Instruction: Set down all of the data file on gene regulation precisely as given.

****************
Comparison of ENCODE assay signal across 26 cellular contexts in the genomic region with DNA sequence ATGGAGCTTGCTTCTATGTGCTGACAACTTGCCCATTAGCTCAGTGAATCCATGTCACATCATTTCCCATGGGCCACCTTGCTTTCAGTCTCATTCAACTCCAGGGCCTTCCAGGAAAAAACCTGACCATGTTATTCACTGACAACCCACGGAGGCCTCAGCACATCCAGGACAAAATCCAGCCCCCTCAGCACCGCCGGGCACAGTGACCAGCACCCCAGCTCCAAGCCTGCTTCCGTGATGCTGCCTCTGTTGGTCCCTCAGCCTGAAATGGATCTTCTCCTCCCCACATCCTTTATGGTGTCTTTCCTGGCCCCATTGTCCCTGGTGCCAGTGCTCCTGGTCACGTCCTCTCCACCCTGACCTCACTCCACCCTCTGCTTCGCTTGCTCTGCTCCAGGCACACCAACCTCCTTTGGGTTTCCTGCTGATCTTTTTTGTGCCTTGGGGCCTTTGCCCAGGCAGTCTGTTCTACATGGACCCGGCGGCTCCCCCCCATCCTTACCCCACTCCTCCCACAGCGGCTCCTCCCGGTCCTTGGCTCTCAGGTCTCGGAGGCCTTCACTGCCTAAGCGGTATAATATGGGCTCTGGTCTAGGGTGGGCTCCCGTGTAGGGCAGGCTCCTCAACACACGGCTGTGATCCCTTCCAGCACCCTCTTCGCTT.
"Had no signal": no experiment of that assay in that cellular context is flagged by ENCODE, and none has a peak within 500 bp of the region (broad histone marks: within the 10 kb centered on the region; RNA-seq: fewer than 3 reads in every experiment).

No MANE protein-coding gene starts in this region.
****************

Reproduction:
Comparison of ENCODE assay signal across 26 cellular contexts in the genomic region with DNA sequence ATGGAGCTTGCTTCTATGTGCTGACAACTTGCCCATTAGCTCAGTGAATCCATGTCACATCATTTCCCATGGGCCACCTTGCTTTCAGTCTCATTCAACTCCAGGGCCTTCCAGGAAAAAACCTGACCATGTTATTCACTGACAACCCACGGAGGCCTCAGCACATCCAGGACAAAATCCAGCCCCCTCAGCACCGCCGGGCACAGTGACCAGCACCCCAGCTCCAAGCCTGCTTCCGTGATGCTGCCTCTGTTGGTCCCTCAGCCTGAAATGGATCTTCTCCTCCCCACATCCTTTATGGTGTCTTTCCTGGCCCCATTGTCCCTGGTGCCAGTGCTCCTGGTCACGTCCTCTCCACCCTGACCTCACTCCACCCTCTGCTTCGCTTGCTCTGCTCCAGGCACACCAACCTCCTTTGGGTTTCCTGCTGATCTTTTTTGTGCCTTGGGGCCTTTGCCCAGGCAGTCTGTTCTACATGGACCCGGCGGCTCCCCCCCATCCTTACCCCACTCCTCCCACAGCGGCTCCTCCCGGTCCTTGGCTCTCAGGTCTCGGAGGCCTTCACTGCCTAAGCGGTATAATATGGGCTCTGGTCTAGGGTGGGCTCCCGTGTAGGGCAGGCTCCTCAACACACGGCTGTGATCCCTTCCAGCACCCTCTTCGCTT.
"Had no signal": no experiment of that assay in that cellular context is flagged by ENCODE, and none has a peak within 500 bp of the region (broad histone marks: within the 10 kb centered on the region; RNA-seq: fewer than 3 reads in every experiment).

No MANE protein-coding gene starts in this region.